In order to manufacture a lithium-ion battery, you must first have a supply of lithium. Duh. 5 years ago, when all this electric car hoopla was just getting started, China was rushing around, locking up the rights to all the major lithium supplies in the world. No doubt it felt that cornering the market for lithium would give it a significant competitive edge in the battle for electric car supremacy.
Some industry observers began muttering darkly about future wars for lithium. The US currently imports 80% of its lithium. Remember what happened when the US used to import 80% of its oil? You can see where this is leading, right?
Fortunately for the US, new lithium deposits have been found that are not already controlled by those greedy Chinese and are under the control of right-thinking Americans instead. Tesla has just concluded a deal with Bacanora Minerals Ltd. and Rare Earth Minerals Plc to supply it with lithium from clay deposits in northern Mexico. According to Market Watch, the two companies are part of a joint venture called the Sonora Lithium Project.
The lithium supply will be essential for Tesla’s Gigafactory in Nevada, which will produce the batteries for the “millions” of electric cars Tesla says it will be making in the near future, as well as storage batteries for the electrical grid and residential customers.
Meanwhile, TreeHugger reports that researchers at the University of Wyoming have discovered an enormous supply of lithium at the Rock Springs Uplift, a geological feature in southwest Wyoming. Initial tests indicate the lithium-rich brine from a 25-square-mile area could contain 228,000 tons of the stuff. That’s enough to meet annual U.S. demand and is twice the amount available at Silver Peak in Nevada, which is the biggest domestic lithium producer today.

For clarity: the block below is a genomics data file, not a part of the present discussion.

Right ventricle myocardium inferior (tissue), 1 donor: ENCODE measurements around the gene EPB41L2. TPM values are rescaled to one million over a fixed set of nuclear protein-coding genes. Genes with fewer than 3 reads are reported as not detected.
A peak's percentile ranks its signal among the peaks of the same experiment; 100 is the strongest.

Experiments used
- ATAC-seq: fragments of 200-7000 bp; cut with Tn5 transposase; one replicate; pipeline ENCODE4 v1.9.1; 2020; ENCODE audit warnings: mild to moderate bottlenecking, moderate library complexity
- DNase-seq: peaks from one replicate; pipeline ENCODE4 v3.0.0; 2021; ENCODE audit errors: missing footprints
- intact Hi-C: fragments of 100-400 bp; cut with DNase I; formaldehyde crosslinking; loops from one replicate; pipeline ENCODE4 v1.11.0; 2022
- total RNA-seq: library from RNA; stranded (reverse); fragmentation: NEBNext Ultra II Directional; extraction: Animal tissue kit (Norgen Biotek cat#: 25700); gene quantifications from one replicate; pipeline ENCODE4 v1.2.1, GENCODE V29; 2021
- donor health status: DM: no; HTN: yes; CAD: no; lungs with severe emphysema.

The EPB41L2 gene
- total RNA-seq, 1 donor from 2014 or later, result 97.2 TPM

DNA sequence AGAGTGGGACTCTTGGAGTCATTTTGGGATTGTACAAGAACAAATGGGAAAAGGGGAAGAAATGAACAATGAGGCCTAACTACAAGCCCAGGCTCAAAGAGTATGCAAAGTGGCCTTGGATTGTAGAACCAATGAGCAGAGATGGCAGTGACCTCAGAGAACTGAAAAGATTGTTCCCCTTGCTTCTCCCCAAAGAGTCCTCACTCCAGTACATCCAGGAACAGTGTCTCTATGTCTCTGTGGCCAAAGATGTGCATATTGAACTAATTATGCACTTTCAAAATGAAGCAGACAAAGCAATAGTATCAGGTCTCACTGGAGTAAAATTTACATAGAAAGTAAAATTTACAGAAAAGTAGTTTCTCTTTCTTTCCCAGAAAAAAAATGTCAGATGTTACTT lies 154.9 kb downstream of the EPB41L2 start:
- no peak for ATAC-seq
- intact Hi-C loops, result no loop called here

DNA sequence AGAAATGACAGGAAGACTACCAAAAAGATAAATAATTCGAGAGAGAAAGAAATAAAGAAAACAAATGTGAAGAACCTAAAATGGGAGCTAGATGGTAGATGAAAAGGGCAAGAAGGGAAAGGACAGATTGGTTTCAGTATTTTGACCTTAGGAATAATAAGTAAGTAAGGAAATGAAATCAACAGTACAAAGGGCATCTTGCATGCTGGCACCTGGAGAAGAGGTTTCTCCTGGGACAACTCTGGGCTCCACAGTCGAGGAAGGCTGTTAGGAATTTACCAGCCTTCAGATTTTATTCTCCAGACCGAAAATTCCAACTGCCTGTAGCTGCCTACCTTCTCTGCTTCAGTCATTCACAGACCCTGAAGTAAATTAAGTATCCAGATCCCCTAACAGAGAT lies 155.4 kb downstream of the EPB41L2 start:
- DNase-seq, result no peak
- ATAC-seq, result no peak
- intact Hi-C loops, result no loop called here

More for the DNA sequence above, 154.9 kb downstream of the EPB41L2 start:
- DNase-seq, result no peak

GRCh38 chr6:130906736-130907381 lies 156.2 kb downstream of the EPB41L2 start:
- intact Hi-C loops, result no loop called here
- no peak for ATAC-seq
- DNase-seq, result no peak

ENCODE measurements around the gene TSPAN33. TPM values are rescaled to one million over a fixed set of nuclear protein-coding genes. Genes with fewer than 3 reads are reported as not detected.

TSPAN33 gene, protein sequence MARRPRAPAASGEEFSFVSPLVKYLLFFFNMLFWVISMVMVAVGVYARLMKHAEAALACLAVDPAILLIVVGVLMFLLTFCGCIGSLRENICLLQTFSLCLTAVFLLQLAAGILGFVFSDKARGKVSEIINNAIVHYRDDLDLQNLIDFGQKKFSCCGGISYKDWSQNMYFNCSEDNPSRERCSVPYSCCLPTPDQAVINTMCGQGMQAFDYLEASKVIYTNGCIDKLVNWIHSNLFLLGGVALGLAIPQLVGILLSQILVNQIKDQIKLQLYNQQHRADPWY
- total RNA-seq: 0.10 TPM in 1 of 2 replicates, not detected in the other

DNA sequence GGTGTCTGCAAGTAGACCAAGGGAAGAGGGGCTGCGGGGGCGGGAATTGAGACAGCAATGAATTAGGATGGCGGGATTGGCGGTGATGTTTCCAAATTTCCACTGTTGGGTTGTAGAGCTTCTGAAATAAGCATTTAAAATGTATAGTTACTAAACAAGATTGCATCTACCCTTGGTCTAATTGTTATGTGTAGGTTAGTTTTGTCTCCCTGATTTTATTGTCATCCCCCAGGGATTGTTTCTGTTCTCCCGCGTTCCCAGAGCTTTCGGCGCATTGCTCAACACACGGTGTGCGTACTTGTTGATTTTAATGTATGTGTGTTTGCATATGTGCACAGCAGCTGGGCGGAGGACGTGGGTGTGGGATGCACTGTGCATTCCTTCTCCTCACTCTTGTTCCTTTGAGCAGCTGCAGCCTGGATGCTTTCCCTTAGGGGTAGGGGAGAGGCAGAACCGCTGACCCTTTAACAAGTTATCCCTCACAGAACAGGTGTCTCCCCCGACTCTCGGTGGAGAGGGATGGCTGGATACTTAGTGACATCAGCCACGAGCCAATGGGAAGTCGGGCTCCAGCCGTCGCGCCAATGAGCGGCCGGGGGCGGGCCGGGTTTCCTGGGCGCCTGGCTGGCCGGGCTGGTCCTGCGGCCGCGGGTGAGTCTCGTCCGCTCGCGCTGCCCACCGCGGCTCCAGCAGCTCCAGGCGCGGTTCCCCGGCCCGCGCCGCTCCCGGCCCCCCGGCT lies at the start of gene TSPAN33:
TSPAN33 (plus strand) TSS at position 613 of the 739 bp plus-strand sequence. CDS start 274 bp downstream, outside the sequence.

What has the University of Washington team excited is that the lithium at the Rock Springs Uplift can be processed more cheaply than the lithium found at other locations, due to a number of factors.
First, extracting the lithium from brine requires large quantities of soda ash (sodium carbonate). The Rock Springs Uplift site is located within 30 miles of the world’s largest industrial soda ash supplies, so the cost of transporting it to the production area will be minimal.
Second, magnesium must be removed from brine before it can be used for lithium recovery and that can be an expensive process. The brine from the Rock Springs Uplift reservoirs is lower in magnesium than at other sites. Less magnesium means less money to remove it.
Third, the brine must be heated and pressurized to release the lithium it contains. Because the Rock Springs Uplift brine is far underground, it is already at a higher pressure and temperature than brine at existing lithium operations. That factor may eliminate an expensive step in the process, resulting in significant cost savings.
Most people agree that the electric car revolution will not happen until battery costs are reduced from $300 per kilowatt-hour today (on average) to less than $100 per kilowatt-hour. Finding a domestic supply of lithium that can be processed and transported inexpensively is good news for Tesla’s competitors and good news for America.